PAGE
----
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Bev, I think the Wolfe-Goodwin partnership really hits its stride in this one. I'm glad you like it as well.
Toggle Commented Sep 8, 2014 on "Too Many Cooks" at Classic Mysteries
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Margot, I think Stout used the racism that does exist in the book as a way to attack racism; the only character who really spouts racist nonsense - the local sheriff, as I recall - is portrayed as an ignorant buffoon. Wolfe's speech on the subject is really quite well done, I think. And, as you say, the premise the tension and the solution are all very well handled.
Toggle Commented Sep 8, 2014 on "Too Many Cooks" at Classic Mysteries
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Yvette, I do think you'd enjoy it. As I've said, the impossible disappearance here has a very clever solution - I think you would appreciate it.
Toggle Commented Aug 30, 2014 on "Tragedy at Ravensthorpe" at Classic Mysteries
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Margot, the disappearance in this one is very clever indeed. I think you'll enjoy it.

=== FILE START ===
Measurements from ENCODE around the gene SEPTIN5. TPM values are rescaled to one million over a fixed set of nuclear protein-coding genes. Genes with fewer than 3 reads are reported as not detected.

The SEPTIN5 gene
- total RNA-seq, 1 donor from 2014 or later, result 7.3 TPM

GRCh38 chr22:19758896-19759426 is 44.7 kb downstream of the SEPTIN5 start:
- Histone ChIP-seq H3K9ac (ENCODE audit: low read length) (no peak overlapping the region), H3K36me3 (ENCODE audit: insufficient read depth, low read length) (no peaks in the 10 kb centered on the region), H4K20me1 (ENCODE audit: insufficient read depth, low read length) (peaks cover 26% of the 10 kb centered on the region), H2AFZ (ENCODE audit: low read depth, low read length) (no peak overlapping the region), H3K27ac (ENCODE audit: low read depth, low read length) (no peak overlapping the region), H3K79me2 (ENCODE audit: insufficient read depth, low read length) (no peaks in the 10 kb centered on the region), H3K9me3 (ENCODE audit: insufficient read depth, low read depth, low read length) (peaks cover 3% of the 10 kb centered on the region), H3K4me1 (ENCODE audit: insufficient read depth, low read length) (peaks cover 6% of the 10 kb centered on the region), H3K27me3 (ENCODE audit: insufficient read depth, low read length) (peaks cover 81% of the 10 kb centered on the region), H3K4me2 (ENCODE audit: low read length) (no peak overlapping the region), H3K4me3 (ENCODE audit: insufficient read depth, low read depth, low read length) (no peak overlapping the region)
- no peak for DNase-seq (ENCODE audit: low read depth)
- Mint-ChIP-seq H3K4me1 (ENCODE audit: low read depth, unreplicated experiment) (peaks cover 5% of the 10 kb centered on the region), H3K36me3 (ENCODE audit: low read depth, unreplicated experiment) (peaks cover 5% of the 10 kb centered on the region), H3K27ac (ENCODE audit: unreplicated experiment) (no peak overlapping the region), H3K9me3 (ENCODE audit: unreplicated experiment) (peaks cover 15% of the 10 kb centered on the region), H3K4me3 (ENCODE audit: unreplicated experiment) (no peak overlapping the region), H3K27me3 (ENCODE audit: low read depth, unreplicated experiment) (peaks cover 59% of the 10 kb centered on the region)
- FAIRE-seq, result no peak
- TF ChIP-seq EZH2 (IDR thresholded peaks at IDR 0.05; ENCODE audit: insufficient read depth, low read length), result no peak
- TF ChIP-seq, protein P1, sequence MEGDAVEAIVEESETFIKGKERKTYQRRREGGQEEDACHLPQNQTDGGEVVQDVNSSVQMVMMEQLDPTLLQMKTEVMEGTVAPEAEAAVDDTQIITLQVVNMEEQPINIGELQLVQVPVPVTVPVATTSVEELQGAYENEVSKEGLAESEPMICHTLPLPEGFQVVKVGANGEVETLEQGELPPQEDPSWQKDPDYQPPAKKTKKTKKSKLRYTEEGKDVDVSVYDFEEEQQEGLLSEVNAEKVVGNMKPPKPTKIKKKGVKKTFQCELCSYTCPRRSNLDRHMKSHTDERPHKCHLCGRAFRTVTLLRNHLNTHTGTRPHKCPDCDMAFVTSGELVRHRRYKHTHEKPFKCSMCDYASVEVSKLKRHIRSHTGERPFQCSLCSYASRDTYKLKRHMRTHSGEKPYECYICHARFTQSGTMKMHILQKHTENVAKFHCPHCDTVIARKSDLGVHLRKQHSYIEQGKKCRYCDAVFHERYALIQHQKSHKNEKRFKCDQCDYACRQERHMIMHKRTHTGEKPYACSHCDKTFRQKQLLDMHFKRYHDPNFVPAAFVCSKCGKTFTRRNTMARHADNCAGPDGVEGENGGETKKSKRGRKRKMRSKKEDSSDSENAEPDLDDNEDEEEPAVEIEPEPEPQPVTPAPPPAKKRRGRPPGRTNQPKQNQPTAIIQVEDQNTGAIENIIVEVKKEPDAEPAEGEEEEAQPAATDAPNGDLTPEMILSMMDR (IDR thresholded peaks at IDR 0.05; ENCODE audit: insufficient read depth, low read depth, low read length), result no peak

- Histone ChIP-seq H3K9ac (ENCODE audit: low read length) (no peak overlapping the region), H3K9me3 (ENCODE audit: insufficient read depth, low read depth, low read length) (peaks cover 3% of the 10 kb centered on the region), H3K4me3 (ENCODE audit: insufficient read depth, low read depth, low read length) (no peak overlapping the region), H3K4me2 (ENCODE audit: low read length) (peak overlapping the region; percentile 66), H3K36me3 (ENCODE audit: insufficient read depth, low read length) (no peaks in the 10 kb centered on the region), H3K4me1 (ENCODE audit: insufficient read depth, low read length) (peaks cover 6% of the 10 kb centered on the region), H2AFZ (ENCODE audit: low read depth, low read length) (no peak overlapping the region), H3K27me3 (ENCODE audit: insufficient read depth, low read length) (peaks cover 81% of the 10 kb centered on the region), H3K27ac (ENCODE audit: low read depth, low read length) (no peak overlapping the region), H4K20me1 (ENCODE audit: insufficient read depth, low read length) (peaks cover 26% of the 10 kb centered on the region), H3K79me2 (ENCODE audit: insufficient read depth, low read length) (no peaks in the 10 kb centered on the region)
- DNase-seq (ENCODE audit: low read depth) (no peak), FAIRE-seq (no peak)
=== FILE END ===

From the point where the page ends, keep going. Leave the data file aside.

Toggle Commented Aug 24, 2014 on "Tragedy at Ravensthorpe" at Classic Mysteries
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Yvette, this is another of those cases where I wish more publishers would make their out-of-print backlists available in electronic format. Granted, a lot of the problem seems to come from authors' agents and/or estates that have little interest in republishing. I can't understand that attitude, frankly, and would love to see some kind of change in copyright law to encourage rights-holders to "use it or lose it."
Toggle Commented Aug 22, 2014 on "The Lake District Murder" at Classic Mysteries
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The two I've read so far, BV, are relatively new (last April) reprints from British Library. They're being distributed in North and South America by the University of Chicago Press. They're also available as ebooks - or at least I see them listed on Kindle. I'm not sure that I see much of that theatrical background in the two books I've read. If BL republishes more of Bude, I'm very willing to read more.
Toggle Commented Aug 21, 2014 on "The Lake District Murder" at Classic Mysteries
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Margot, I've only read two novels by Bude - the two reissued by British Library - but I've enjoyed them very much. If there are future re-releases, I'll be in line for them!
Toggle Commented Aug 18, 2014 on "The Lake District Murder" at Classic Mysteries
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Margot, to me, the possibility that publishers and authors could very easily keep "backlist" books available in ebook format is the strongest argument in favor of ebook readers and ebook publishing.
Toggle Commented Aug 13, 2014 on Looking Back: Oh, Brother! at Classic Mysteries